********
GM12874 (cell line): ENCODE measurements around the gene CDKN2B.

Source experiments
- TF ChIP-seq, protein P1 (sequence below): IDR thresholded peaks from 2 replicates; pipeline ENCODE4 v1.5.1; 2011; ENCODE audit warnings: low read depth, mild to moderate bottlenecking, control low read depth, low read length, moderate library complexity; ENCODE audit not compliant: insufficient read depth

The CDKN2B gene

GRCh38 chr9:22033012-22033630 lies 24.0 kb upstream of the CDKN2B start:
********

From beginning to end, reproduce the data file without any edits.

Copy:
GM12874 (cell line): ENCODE measurements around the gene CDKN2B.

Source experiments
- TF ChIP-seq, protein P1 (sequence below): IDR thresholded peaks from 2 replicates; pipeline ENCODE4 v1.5.1; 2011; ENCODE audit warnings: low read depth, mild to moderate bottlenecking, control low read depth, low read length, moderate library complexity; ENCODE audit not compliant: insufficient read depth

The CDKN2B gene

GRCh38 chr9:22033012-22033630 lies 24.0 kb upstream of the CDKN2B start: